Mr. Trudeau has called the cases against Michael Kovrig and Mr. Spavor “a political decision made by the Chinese government,” saying Chinese officials have made the connection to Ms. Meng’s case clear.
Many Western democracies are confronting a similar struggle: how to respond to a Chinese government that has grown more confident in its power and assertive in its demands. Among the key questions: Will relenting to Beijing’s wishes encourage even more difficult demands in the future?
Michael Kovrig’s family argues history suggests otherwise.
On Aug. 4, 2014, Chinese state security agents seized Canadians Kevin and Julia Garratt. They were imprisoned after a Chinese man, Su Bin, was arrested in Vancouver – also at the request of the U.S. Mr. Su was eventually extradited to the U.S., where he pleaded guilty to conspiring with hackers in that country to steal defence secrets.
A Chinese court, meanwhile, found Mr. Garratt guilty of espionage and theft of state secrets – the evidence against him included pictures taken on a public road of soldiers working – and sentenced to eight years in prison. He was deported after 775 days of interrogation and detention.
In that case, Canada refused to release Mr. Su.
But that approach “in no way influenced what China did” when it once again detained Canadians four years later in similar circumstances, said Vina Nadjibulla, who is married to Michael Kovrig and has been a dedicated advocate for his release, although the two are separated.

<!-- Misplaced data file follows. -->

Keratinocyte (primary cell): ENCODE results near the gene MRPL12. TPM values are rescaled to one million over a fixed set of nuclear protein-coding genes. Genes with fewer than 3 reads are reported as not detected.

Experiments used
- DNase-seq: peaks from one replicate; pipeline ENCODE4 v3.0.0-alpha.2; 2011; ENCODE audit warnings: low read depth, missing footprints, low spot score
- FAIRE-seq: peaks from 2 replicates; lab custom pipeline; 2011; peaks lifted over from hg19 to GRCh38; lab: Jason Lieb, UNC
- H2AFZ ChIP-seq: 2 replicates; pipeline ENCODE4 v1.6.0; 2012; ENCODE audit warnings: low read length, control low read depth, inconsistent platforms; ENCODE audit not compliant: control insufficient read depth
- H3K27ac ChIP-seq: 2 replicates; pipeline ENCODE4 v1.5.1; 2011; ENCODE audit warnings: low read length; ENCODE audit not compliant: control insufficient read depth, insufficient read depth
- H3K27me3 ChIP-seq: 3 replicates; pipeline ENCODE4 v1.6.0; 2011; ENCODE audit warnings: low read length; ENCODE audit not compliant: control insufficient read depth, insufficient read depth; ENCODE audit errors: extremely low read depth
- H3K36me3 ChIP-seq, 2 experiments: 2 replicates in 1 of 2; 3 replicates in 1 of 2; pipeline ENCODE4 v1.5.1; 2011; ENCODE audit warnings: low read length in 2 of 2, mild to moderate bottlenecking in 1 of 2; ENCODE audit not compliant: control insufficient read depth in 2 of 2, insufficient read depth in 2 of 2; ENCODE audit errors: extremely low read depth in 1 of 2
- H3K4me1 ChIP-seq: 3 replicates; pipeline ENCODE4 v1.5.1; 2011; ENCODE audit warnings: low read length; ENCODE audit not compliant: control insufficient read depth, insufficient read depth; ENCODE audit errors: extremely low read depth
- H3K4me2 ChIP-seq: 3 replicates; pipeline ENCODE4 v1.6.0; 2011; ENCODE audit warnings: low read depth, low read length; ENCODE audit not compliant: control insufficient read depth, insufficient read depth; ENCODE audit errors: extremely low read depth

China’s Communist Party elites, who enjoy absolute power at home and growing influence abroad, are unlikely to be swayed by international pleas, Ms. Nadjibulla said.
“I believe it’s very difficult for outsiders to influence Chinese behaviour.”
Instead, she argued, Canada should “focus on what we need to do right now to meet our obligations to Canadian citizens who are in harm’s way.”
Since his arrest on Dec. 10, 2018, Michael Kovrig has been able to speak with his family only once, in a phone call that lasted less than 17 minutes. Chinese officials said they allowed the call for humanitarian reasons, because Bennett Kovrig “was seriously ill.”
It was an “emotional moment for both of us – we greatly miss each other,” Bennett Kovrig, 79, said of the call.
“When I first heard of his arrest, I was stunned but thought it might be a brief detention and he would soon be free. After all, he was not guilty of any crime.”
Shortly before his son’s incarceration, Bennett Kovrig fell and broke his hip. After undergoing surgery and hospitalization, he contracted a viral infection that left him unable to move his right leg.
He expressed pride in the resilience his son has shown throughout the lengthy period of incarceration. Over more than a year and a half, Michael Kovrig has been held in solitary confinement, interrogated at length and barred from seeing so much as a tree outdoors.
“He has all his life been eager for knowledge, to discover the world. His innate honesty and perseverance never left him,” his father said.
“His experiences since then have only confirmed these qualities.”